Spotting Exceptional Talent
Jan 24, 2019
George Anders is a New York Times bestselling author and journalist with three decades of experience writing for national publications. He started his career at the Wall Street Journal, where he became a top feature writer specializing in in-depth profiles and was part of a team that won a Pulitzer Prize in 1997. He also has served as West Coast bureau chief for Fast Company magazine and as a founding member of the Bloomberg View board of editors. His work has appeared in leading publications worldwide.
Mr. Anders participated in a recent AMA Edgewise podcast about his new book The Rare Find: Spotting Exceptional Talent Before Everyone Else, based on 2-½ years of research on America's constant hunt for greatness. The following has been adapted from that interview.
AMA: Is finding rare talent more of an art than a science?
Anders: Like so many things, when you look at it from a distance, it is all art and mystery, and the closer you get, the more craft there is. So, perspective matters enormously, having your feet pointed in the right direction. But once you do that, there are a lot of things that will improve your odds and will also reduce the penalties for getting it wrong. I think part of the reason that hiring decisions sometimes get very constricted and become very cautious is the feeling that if we get it wrong, we’re going to be in trouble.
A lot of the organizations that impress me that do take chances, are very good at taking small chances. Whether it’s a university with a Ph.D. program, where there is a master’s track that kind of shoots people out after a year or two and they are gone, or General Electric’s corporate audit program, where you can take four or five years to get to the top, but there is an exit path—a gentle well-constructed exit path—that will get the less successful people doing something else after a year. When you do that, you can take more chances, you can be bolder, because you know that your successes are going to pay off in a big way and your mistakes aren’t really going to hurt you.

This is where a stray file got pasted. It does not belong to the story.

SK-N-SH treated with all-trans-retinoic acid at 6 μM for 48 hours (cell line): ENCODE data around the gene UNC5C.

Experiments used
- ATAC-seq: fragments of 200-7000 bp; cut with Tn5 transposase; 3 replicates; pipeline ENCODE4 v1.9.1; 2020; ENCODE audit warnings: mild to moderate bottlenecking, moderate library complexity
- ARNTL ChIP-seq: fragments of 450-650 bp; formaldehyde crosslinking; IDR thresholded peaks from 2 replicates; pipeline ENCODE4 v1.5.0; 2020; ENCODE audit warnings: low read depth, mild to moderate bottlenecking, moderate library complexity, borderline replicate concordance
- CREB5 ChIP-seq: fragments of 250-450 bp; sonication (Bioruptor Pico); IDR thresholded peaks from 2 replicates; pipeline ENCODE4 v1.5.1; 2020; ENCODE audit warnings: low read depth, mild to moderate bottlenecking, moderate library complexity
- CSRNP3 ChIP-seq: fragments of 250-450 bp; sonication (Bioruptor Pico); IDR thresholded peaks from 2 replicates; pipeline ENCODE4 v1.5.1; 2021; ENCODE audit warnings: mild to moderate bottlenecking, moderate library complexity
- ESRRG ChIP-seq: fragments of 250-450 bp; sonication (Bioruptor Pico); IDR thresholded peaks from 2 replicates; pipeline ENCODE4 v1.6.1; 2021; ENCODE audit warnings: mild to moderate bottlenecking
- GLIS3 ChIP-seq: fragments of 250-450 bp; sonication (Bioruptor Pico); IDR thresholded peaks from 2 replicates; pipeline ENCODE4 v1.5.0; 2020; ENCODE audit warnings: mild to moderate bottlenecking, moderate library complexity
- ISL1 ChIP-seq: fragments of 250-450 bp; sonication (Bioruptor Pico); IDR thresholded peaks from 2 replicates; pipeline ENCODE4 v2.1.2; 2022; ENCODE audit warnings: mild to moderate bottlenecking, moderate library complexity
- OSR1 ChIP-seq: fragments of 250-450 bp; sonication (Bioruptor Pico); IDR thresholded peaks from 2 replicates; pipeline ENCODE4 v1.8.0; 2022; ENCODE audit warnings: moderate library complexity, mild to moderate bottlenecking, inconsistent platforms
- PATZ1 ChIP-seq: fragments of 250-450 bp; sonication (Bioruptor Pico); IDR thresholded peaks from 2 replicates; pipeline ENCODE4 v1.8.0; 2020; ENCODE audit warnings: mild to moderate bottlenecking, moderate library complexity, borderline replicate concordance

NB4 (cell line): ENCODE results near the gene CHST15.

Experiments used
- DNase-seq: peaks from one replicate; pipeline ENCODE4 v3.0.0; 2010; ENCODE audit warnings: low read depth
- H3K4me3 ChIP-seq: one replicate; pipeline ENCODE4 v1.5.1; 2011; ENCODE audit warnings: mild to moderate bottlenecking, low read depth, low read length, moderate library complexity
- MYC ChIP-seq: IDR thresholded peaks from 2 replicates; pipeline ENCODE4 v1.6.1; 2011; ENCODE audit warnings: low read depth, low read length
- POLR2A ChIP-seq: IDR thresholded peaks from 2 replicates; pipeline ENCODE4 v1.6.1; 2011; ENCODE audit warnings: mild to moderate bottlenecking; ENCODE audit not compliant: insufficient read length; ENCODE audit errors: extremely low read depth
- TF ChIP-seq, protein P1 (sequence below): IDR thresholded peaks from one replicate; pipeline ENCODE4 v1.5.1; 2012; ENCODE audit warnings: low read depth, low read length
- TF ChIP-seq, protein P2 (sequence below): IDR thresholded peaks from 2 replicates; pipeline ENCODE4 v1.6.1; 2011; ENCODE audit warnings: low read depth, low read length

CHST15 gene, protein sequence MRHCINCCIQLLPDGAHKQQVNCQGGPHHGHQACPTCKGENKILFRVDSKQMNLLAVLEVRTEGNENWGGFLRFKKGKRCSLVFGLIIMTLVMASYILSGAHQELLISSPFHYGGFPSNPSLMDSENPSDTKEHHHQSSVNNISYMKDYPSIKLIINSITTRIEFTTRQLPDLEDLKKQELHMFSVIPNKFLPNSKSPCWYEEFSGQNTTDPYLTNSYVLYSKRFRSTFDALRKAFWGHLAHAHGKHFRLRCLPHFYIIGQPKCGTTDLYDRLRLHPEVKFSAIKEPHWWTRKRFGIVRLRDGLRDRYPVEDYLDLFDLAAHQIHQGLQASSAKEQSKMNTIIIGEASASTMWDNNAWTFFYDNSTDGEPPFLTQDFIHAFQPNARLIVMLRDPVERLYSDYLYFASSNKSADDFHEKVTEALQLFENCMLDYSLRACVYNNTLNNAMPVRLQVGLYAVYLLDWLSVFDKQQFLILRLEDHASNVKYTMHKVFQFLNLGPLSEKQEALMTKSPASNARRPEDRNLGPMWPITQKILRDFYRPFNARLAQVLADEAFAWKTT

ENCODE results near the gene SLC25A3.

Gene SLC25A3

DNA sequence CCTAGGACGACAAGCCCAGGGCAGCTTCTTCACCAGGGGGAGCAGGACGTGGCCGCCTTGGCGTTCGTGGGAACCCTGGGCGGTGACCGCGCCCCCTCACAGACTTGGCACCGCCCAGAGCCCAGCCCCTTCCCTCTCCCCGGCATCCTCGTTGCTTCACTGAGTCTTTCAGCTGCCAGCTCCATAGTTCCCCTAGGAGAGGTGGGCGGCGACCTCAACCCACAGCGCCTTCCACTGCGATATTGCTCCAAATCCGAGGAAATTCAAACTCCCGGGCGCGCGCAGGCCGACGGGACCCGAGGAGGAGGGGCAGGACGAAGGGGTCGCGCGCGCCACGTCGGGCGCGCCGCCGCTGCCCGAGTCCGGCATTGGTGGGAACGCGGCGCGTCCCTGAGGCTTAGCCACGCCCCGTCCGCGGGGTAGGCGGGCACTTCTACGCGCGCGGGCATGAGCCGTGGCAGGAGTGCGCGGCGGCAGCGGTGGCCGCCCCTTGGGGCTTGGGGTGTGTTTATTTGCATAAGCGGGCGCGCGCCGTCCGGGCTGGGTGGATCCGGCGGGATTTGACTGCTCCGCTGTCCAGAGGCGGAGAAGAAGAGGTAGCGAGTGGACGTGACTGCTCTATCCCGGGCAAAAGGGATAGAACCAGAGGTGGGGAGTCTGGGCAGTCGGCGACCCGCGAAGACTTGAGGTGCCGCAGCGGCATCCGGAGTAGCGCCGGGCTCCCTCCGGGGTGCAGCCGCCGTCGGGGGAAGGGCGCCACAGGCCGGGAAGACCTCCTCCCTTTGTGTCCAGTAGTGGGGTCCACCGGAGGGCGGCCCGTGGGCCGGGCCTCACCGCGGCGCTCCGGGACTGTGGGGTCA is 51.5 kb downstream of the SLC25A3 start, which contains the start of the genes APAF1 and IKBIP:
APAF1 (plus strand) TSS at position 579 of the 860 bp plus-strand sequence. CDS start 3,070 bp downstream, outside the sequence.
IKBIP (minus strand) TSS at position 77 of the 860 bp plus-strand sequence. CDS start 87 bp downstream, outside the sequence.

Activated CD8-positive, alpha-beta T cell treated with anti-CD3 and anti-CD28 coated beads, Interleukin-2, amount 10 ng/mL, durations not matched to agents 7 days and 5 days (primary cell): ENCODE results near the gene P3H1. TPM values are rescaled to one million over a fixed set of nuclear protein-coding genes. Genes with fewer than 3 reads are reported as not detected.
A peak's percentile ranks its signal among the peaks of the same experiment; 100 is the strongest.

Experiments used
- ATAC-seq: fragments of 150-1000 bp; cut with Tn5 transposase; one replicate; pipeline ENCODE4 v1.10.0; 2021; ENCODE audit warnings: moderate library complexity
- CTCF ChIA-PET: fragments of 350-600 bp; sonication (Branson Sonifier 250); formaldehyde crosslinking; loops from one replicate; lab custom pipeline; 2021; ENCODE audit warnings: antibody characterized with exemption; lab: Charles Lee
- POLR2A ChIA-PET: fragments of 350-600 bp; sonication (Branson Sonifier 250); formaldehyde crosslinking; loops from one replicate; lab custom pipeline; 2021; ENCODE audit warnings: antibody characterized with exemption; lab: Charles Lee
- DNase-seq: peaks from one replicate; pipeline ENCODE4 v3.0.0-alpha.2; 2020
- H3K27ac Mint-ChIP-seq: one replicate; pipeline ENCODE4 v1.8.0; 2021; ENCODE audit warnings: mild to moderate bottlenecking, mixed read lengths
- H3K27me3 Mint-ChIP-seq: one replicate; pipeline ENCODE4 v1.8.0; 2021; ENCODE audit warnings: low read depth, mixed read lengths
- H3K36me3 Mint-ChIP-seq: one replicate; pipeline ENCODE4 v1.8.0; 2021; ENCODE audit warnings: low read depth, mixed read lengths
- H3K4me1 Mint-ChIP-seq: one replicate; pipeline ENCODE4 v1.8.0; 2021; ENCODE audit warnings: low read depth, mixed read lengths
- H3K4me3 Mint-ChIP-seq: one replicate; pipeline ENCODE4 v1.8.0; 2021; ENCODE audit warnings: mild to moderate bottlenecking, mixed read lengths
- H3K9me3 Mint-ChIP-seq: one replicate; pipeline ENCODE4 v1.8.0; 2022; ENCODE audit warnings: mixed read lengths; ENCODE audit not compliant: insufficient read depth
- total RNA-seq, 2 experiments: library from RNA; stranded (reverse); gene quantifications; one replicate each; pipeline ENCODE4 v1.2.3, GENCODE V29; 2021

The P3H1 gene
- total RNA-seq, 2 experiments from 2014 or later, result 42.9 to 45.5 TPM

AMA: How do you respond to critics who might claim that if they were to be as super detailed-oriented as the companies you admire, they would never fill a job?
Anders: It depends on what kind of job you are trying to fill. If you are looking for toll takers, or people to move fork lifts around, you probably don’t need to stress about it to the same degree as if you were running a hospital and looking for someone to lead your cardiac surgery department. What’s important is not just the income that you are paying—it is the amount of responsibility for the organization’s destiny. We have noticed that in a lot of organizations this make or break quality is now happening several layers farther down. The military talks about the strategic corporal. If you are in Iraq or Afghanistan, it is not just about what the generals and colonels are doing. There may be some guy commanding six people or eight people, and if he is the guy you are hoping will find Bin Laden, he is your most important soldier.